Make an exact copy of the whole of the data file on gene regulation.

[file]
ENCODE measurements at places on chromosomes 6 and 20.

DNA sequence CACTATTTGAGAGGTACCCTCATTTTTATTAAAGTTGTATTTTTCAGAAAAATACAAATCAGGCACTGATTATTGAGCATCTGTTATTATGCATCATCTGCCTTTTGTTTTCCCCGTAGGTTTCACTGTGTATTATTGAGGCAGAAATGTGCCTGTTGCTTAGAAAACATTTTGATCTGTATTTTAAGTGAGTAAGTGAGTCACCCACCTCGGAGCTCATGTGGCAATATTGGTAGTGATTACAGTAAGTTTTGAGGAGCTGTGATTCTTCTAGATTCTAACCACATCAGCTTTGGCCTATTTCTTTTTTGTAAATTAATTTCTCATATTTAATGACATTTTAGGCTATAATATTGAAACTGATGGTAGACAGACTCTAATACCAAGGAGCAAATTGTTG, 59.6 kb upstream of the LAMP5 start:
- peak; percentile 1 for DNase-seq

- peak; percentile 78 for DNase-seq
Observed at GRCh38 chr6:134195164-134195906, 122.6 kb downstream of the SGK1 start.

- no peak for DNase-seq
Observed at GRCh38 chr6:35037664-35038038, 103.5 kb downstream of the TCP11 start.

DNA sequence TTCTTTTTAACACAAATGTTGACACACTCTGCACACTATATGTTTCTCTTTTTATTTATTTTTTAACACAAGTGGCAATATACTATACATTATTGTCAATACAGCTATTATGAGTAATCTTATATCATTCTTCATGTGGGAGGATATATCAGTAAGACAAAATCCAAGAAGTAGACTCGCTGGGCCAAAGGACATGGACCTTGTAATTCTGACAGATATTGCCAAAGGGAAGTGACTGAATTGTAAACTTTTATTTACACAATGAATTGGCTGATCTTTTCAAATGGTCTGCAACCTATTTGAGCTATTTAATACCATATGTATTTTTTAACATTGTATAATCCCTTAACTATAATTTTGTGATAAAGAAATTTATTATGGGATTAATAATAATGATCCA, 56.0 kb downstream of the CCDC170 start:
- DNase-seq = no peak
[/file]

ENCODE measurements at places on chromosomes 6 and 20.

DNA sequence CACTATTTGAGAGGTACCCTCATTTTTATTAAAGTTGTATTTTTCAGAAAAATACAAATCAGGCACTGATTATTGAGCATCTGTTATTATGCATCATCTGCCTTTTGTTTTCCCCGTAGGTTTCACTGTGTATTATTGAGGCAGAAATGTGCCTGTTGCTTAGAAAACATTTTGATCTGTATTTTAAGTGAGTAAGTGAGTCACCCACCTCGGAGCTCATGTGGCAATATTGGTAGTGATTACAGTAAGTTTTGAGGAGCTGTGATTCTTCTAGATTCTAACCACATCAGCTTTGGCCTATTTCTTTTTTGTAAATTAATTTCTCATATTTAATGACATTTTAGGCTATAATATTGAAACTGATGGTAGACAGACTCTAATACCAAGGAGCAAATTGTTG, 59.6 kb upstream of the LAMP5 start:
- peak; percentile 1 for DNase-seq

- peak; percentile 78 for DNase-seq
Observed at GRCh38 chr6:134195164-134195906, 122.6 kb downstream of the SGK1 start.

- no peak for DNase-seq
Observed at GRCh38 chr6:35037664-35038038, 103.5 kb downstream of the TCP11 start.

DNA sequence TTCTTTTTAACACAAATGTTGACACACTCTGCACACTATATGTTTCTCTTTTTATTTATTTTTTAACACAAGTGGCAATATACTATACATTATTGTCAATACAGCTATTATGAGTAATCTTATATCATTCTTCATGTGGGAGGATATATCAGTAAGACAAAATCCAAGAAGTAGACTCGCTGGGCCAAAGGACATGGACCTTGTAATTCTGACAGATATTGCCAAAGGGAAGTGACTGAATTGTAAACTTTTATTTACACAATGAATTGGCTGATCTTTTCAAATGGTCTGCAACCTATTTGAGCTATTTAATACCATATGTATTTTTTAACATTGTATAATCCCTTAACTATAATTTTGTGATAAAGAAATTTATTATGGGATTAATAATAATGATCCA, 56.0 kb downstream of the CCDC170 start:
- DNase-seq = no peak